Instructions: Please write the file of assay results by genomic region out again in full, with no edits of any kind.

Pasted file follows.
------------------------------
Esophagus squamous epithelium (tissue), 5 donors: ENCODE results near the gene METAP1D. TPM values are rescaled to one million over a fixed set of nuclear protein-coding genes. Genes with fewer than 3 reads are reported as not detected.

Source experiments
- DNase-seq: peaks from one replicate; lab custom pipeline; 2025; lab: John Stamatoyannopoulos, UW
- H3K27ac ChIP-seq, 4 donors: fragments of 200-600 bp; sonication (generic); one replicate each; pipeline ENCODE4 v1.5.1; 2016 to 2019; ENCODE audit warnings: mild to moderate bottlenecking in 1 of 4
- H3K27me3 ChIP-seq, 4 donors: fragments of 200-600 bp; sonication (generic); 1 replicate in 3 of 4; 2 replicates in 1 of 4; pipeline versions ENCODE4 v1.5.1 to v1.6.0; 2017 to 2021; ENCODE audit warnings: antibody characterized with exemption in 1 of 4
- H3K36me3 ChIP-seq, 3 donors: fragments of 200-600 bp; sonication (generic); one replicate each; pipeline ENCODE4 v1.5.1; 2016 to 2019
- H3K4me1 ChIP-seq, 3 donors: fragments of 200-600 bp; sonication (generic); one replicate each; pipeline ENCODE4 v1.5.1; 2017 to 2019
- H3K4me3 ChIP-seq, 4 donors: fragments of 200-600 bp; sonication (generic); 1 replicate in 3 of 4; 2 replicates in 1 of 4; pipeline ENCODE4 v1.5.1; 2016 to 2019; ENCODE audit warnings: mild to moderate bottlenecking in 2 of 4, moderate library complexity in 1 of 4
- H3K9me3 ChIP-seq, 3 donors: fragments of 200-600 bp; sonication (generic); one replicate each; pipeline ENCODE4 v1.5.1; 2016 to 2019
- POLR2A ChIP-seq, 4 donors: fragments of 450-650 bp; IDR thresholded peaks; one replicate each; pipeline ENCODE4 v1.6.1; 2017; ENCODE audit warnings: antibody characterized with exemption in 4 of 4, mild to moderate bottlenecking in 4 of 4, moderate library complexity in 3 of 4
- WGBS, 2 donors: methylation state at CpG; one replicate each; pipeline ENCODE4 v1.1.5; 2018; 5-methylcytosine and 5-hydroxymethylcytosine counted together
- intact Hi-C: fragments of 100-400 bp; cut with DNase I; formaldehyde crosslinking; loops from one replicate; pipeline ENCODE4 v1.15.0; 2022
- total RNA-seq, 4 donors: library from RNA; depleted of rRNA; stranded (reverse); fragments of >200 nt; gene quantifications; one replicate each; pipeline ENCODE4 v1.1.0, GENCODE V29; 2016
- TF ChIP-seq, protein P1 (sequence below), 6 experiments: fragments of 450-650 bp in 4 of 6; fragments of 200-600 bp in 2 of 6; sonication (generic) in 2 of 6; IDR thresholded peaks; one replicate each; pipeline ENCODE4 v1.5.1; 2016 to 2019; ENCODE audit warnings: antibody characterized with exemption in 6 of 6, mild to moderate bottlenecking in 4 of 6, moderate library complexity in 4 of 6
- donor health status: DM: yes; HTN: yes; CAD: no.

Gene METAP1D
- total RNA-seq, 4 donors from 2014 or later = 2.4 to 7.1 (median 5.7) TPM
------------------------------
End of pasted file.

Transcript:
Esophagus squamous epithelium (tissue), 5 donors: ENCODE results near the gene METAP1D. TPM values are rescaled to one million over a fixed set of nuclear protein-coding genes. Genes with fewer than 3 reads are reported as not detected.

Source experiments
- DNase-seq: peaks from one replicate; lab custom pipeline; 2025; lab: John Stamatoyannopoulos, UW
- H3K27ac ChIP-seq, 4 donors: fragments of 200-600 bp; sonication (generic); one replicate each; pipeline ENCODE4 v1.5.1; 2016 to 2019; ENCODE audit warnings: mild to moderate bottlenecking in 1 of 4
- H3K27me3 ChIP-seq, 4 donors: fragments of 200-600 bp; sonication (generic); 1 replicate in 3 of 4; 2 replicates in 1 of 4; pipeline versions ENCODE4 v1.5.1 to v1.6.0; 2017 to 2021; ENCODE audit warnings: antibody characterized with exemption in 1 of 4
- H3K36me3 ChIP-seq, 3 donors: fragments of 200-600 bp; sonication (generic); one replicate each; pipeline ENCODE4 v1.5.1; 2016 to 2019
- H3K4me1 ChIP-seq, 3 donors: fragments of 200-600 bp; sonication (generic); one replicate each; pipeline ENCODE4 v1.5.1; 2017 to 2019
- H3K4me3 ChIP-seq, 4 donors: fragments of 200-600 bp; sonication (generic); 1 replicate in 3 of 4; 2 replicates in 1 of 4; pipeline ENCODE4 v1.5.1; 2016 to 2019; ENCODE audit warnings: mild to moderate bottlenecking in 2 of 4, moderate library complexity in 1 of 4
- H3K9me3 ChIP-seq, 3 donors: fragments of 200-600 bp; sonication (generic); one replicate each; pipeline ENCODE4 v1.5.1; 2016 to 2019
- POLR2A ChIP-seq, 4 donors: fragments of 450-650 bp; IDR thresholded peaks; one replicate each; pipeline ENCODE4 v1.6.1; 2017; ENCODE audit warnings: antibody characterized with exemption in 4 of 4, mild to moderate bottlenecking in 4 of 4, moderate library complexity in 3 of 4
- WGBS, 2 donors: methylation state at CpG; one replicate each; pipeline ENCODE4 v1.1.5; 2018; 5-methylcytosine and 5-hydroxymethylcytosine counted together
- intact Hi-C: fragments of 100-400 bp; cut with DNase I; formaldehyde crosslinking; loops from one replicate; pipeline ENCODE4 v1.15.0; 2022
- total RNA-seq, 4 donors: library from RNA; depleted of rRNA; stranded (reverse); fragments of >200 nt; gene quantifications; one replicate each; pipeline ENCODE4 v1.1.0, GENCODE V29; 2016
- TF ChIP-seq, protein P1 (sequence below), 6 experiments: fragments of 450-650 bp in 4 of 6; fragments of 200-600 bp in 2 of 6; sonication (generic) in 2 of 6; IDR thresholded peaks; one replicate each; pipeline ENCODE4 v1.5.1; 2016 to 2019; ENCODE audit warnings: antibody characterized with exemption in 6 of 6, mild to moderate bottlenecking in 4 of 6, moderate library complexity in 4 of 6
- donor health status: DM: yes; HTN: yes; CAD: no.

Gene METAP1D
- total RNA-seq, 4 donors from 2014 or later = 2.4 to 7.1 (median 5.7) TPM